Cocktails with the Cult: Dave

My senior year of college, my roommate and I threw a lot of the parties for our group of friends. Some of those parties were seriously awesome, like the one that featured red Jell-O shots that one of my friends ended up eating with a spoon because they got melty, inspiring another friend, who wrote for the student paper, to name his regular column “Hot Dish with Red Jell-O.” Or the Christmas party, where the building manager called us down during it and we were sure we were being evicted for noise complaints, but it turned out she just wanted to give us leftovers from the official building party that afternoon to share with our guests. Man, that apartment kicked ass.

I had a friend from band named Dave who was a regular at our parties. On Dave’s birthday, we decided to invent a drink and name it after Dave, as a present. And to make it truly awesome, we made sure when people talked about the drink, they called it simply Dave. Not “a Dave” or “some Dave” or “the Dave,” but just “Dave.” So when you talked about the drink, you had to say things like “I want Dave” or “Dave tastes good” or “Pour me a big glass of Dave.” It’s the gift that keeps on giving, and now I share it with you.

Now to be honest, it’s been 15 years since I graduated from college, and damned if I remember exactly what was in Dave. I do know it sure as hell wasn’t measured or precise, I mean, we’re talking college students inventing a drink here. So really, feel free to adjust this one to taste. But the key ingredients are chocolate ice cream and creme de banana. (“Dave has some delicious banana.”) Put them in a blender, add some milk, and whatever other booze you have lying around that would go well with it, like Kahlua or Bailey’s or vodka. And blender it up until it’s smooth.

Pour it in a red plastic cup, take a sip, and say, “Mmmmmmm Dave.” And somewhere, my friend Dave will be smiling.

Blogging Kicks Ass

When I started this blog, it was mostly so I could write stuff down and get it out of my head. I didn’t know if anybody would bother reading it, or if they did, if they would find it interesting. What’s been coolest about this is, people HAVE found it interesting, and have shared it with each other and had conversations about it on Facebook. Even famous people (whose book you should go buy right now. No seriously, I’ll wait. And no, she’s not giving me any kickbacks, I just like her book that much) have shared stuff I’ve written. And what my readers think about what I write, what they say about what I write, is often not what I thought people would think when I wrote it. Which is just WAY WAY WAY cool.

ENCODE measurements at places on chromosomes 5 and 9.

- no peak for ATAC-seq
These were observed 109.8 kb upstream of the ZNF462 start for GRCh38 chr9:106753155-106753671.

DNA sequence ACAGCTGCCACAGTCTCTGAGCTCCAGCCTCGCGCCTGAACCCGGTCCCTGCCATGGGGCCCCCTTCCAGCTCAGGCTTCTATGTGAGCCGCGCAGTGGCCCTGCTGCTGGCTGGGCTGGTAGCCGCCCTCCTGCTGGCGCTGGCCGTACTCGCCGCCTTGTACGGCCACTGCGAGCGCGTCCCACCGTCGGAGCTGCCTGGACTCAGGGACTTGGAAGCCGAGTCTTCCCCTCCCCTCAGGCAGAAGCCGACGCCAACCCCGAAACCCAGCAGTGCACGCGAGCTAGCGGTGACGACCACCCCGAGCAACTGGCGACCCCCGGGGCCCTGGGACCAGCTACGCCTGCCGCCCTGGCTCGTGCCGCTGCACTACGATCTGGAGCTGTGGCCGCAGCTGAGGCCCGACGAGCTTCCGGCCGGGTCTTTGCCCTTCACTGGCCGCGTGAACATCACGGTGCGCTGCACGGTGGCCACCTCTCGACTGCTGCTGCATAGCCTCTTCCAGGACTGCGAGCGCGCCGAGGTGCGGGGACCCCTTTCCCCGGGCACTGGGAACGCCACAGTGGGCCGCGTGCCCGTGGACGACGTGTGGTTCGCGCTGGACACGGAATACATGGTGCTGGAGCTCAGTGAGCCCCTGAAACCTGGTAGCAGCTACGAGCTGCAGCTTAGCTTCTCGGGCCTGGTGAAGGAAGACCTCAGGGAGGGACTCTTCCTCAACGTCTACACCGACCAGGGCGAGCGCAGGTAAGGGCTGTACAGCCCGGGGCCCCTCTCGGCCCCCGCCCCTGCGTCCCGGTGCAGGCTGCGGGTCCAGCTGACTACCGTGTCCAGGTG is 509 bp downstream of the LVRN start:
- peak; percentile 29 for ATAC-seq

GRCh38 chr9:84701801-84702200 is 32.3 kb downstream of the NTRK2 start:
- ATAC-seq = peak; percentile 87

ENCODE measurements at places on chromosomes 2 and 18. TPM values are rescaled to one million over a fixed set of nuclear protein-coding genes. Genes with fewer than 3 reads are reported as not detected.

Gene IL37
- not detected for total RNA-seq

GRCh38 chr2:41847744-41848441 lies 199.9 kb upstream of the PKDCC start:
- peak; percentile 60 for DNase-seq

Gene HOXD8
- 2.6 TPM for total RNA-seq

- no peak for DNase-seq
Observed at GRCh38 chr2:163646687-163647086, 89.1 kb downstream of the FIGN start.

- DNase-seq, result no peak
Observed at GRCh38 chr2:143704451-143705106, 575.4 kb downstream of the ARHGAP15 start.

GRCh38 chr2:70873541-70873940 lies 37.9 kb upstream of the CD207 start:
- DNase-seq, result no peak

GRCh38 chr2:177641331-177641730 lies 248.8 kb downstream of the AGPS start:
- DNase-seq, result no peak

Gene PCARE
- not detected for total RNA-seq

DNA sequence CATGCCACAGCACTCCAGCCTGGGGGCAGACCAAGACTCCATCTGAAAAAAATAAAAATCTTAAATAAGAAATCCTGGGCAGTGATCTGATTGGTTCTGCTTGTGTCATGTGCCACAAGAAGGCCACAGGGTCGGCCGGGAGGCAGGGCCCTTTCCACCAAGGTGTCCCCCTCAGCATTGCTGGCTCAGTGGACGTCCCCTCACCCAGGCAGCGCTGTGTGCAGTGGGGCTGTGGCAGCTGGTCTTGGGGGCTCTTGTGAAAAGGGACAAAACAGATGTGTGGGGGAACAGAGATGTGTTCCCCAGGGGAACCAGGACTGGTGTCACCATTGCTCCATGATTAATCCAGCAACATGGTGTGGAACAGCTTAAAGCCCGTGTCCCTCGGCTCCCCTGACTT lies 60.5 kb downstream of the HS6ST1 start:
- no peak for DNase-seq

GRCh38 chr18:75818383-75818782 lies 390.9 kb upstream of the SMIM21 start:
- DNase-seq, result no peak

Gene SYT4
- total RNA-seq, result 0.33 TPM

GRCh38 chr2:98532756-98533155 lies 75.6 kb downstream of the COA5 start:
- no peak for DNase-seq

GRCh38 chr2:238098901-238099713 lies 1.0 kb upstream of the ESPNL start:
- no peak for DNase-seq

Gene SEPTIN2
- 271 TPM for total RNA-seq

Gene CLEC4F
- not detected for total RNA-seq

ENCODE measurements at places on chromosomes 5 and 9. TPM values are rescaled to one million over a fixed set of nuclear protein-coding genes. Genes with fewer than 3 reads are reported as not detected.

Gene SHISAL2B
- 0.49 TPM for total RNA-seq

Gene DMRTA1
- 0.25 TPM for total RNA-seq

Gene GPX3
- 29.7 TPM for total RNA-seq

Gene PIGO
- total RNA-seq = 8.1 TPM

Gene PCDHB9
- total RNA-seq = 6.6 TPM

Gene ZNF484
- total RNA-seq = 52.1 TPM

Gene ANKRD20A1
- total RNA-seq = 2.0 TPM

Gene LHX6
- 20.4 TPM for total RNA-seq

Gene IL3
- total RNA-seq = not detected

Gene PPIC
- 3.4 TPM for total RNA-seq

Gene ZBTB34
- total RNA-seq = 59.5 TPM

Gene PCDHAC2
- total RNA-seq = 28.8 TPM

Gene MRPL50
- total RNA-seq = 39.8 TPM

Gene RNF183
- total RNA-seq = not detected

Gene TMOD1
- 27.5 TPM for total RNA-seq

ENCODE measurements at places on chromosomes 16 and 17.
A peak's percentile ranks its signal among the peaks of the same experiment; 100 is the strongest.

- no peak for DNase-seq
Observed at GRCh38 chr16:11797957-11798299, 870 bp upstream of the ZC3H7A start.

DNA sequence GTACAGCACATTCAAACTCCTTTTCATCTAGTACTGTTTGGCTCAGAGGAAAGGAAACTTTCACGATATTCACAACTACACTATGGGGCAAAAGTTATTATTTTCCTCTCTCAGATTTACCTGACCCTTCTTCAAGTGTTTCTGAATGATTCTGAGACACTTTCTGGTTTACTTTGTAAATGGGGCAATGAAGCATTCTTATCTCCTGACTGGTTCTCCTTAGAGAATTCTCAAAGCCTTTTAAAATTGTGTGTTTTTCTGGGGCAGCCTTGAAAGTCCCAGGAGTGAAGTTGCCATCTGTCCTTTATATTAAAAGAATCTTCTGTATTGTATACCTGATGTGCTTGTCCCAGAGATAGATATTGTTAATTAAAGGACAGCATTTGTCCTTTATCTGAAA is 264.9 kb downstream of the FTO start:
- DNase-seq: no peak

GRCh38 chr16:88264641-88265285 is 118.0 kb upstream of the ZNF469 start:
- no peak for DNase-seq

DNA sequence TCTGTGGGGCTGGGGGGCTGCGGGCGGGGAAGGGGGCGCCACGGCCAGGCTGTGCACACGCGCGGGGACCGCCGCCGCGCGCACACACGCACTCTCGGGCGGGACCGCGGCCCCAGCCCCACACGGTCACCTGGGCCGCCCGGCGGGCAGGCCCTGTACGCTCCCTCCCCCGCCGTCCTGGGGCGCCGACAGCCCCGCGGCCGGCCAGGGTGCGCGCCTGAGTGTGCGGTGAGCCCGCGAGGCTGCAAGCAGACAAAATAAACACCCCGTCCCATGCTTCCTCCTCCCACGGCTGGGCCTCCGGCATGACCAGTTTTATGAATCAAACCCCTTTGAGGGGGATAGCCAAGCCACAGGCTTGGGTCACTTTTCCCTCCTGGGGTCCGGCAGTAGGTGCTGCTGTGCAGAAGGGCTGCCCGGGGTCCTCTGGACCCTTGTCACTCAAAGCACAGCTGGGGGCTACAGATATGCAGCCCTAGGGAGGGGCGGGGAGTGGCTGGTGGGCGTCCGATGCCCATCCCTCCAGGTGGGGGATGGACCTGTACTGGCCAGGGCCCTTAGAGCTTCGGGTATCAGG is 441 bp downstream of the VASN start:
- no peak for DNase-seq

Let me give an example: the Judgy McJudgerson post. I wrote it not thinking about this one friend of mine at all–she’s never Judgy McJudgerson’d me and I think of her as super supportive of the moms in our circle. But when she read it, she thought, “Oh wow, that is so me. Beth just called me out on my BS and she is right.” What? Really? Turns out she’s what a mutual friend of ours calls a “car seat nazi.” I had no idea, perhaps because I don’t post photos of my kids in their car seats that often, or when I do, they are properly buckled? Anyway, she read what I wrote and took away the lesson I intended (take a deep breath and remember your friend isn’t an idiot before you comment), even though, I didn’t intend that message to be directed at her.

Meanwhile, some other friends had a discussion about it in the context of feeling like you are a crappy mom who doesn’t have it together and being bitter about the moms who DO seem have it together. So, they are not judging someone for being a bad mom, they are judging them for being too good of a mom. Which also comes from a place of fear of our own inadequacies as parents, right? And THEN they talked about Judgy McJudgersoning themselves. Because we are all Judgy McJudgerson. Deeeeeeeep.

All of this reminds me of good times in college, living in the dorms and staying up waaaaay too late talking about deep thoughts. It felt cool, like our brains were going to change the world with their amazing ideas that got better and better as they bounced around the room off each other’s brains. That’s what blogging feels like to me–I launch an idea, and the people who read it take it and add to it and make it richer and more powerful.

So, thank you to all of you for reading, and then thinking and talking about what I write. This blogging thing kicks ass!